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Why are private inspections deemed so dangerous?

By Tamara Lloyd


The Victorian Government has based its roadmap to reopening and the precise nature of ongoing restrictions upon Melbourne University’s Dynamic Policy Model.

While Ray White supports this scientific work, it quite explicitly does not provide any advice pertaining to the inclusion or exclusion of specific activities and certainly not of private property inspections.

Ray White Group Managing Director Dan White said the Victorian government’s decision to restrict private inspections must be explained, and identify how it has balanced the danger posed by that activity, accounting for the ability to mitigate risk when performing it with the social and economic impact of restricting it.

The leading group supports that private property inspections can be conducted in a highly controlled setting – in a pre-scheduled activity where only a small group of people interact with each other, while still being able to properly observe social distancing and enact effective transmission mitigation (ie sanitisation of surfaces and the use of personal protective equipment).

This is a safe setting – it does not entail any significant risk of transmission – and it does not constitute the sort of free movement that the cited modeling quantifies the effects of.

Given this, the Victorian model should further consider the huge economic and social impact of ongoing restrictions of property inspections.

Mr White said the group’s customers are demanding to know where does the government’s modelling show that private inspections are dangerous to the community? “And if so, what elements of our protocols are unsafe?”

“And additionally, did they rank the importance of the reasons for allowable people movement from 28 September? If they did, how could they think that visits to bottle shops, hardware shops and personal trainers are more important than the private inspections needed to facilitate the sale and lease of real estate?”

“Shelter is one of the most basic human needs and real estate is an essential service. It also has major financial implications for thousands of Victorian families.”

We have heard of so many of our customers experiencing hardship because of this decision.

Yet another distressed seller was 46-year-old Berwick mum Natalie Brennan. When her husband Gerard had his second stroke earlier this year, she knew they’d need to sell their home.

Mr Brenann, 49, lost his job as a forklift driver for a major pharmaceutical company in July.

The family of four just listed their house for sale last week with experienced agent Anne Haynes of Ray White Berwick.

“We are struggling financially with our mortgage repayments so we need to sell. I’ve had to take all the photos myself and our agent fixed them up and uploaded them online but it’s simply not fair that they won’t allow anyone to have a private inspection,” Ms Brennan said.

“We are a family of four with our children Alana, 14, and Aidan, 12 both doing home schooling. I work part-time at a pharmaceutical warehouse from 2:30pm to 10pm seven days a week. We have a lot of bills with my husband’s medical expenses and I am the only one working.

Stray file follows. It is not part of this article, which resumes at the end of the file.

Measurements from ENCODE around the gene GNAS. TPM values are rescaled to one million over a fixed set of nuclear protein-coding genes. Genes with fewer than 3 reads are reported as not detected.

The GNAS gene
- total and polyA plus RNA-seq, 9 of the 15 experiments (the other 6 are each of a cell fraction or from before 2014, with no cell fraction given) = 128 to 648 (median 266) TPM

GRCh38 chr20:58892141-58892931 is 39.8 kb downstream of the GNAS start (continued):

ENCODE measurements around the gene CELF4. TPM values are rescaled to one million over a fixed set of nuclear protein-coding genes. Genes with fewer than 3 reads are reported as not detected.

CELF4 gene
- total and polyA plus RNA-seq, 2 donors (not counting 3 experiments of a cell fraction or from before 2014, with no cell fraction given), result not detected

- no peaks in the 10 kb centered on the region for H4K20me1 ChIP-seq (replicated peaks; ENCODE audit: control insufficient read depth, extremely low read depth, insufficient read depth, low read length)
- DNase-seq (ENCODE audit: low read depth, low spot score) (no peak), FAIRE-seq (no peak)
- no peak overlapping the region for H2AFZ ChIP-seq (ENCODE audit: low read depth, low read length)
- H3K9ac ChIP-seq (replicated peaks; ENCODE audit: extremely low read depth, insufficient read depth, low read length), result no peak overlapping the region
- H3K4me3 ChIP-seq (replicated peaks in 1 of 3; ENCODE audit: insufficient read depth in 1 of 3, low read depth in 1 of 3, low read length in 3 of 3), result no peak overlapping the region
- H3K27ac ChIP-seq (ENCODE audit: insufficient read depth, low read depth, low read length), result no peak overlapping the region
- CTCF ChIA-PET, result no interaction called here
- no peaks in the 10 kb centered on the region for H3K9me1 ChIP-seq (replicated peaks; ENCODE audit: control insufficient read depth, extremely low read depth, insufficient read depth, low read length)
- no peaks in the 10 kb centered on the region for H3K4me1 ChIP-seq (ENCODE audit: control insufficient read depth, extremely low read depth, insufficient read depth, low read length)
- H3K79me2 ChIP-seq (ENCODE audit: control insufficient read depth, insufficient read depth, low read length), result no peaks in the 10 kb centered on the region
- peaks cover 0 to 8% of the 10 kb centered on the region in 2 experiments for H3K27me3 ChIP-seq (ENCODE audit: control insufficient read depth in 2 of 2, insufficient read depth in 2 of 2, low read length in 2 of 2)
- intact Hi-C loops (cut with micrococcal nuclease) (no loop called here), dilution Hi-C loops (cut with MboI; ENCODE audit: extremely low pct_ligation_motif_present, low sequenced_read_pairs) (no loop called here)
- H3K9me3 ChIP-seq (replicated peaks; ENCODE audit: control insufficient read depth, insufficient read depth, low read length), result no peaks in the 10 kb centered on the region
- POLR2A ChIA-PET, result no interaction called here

“But Dan Andrews’ rules don’t make any sense. We cannot even get a signboard put up out the front of our house.

“We are in a very difficult financial position and to ease the tension and stress as we need to sell. My message to Dan Andrews is ‘you are being totally unfair’.

“If I can go to Coles with 250 people then why can’t I have a few people through my house at one on one private inspections?

“We would leave the house and our agent could have inspections with staggered times and all the sanitiser under the sun. It could be done safely.”

Another distressed commercial landlord is retiree Colin Wise, aged in his mid-70s. He and his wife own a investment property in Glen Waverley. Since a tenancy with ANZ Bank ended in May, Mr Wise has been unable to lease the property again due to Stage 4 restrictions.

Mr Wise’s son, Daniel, said the prime asset would ordinarily be tenanted by now given it’s opposite The Glen Shopping Centre on one of the most prominent corner positions.

“This is a family asset and my retired father relies on the property for income. The Andrews Government with their restrictions have curtailed our ability to lease this asset out,” Mr Daniel Wise said.

“We actually had an offer agreed in principle on the doorstep of the first round of restrictions but the uncertainty within the government meant that deal fell over.

“The property is highly sought-after but we’re unable to take people through, even privately, so these restrictions are preventing the income for a retired couple.

“We’re not alone. Our story is just one of many thousands across the state, and people are genuinely struggling out there. It feels like we’ve been completely forgotten and now being completely ignored.

“We must take positive steps to create avenues for commerce to commence. We simply can’t leave Victoria and Melbourne in a state of lockdown. We live with risk in all we do and we have to allow people to get on with their lives.

“All we ask is for a balanced approach and an even playing field. I know for a fact contact tracing is in place when all private inspections are booked and masks and hand sanitizers are compulsory. How can that be any more of a risk than a stranger delivering you UberEats to your door?

“We need an empirically based common sense approach to bring business back in an orderly way as quickly as possible, otherwise thousands of others like my father, will continue to suffer through no fault of their own.”

DAN WHITE is the Ray White Group Managing Director

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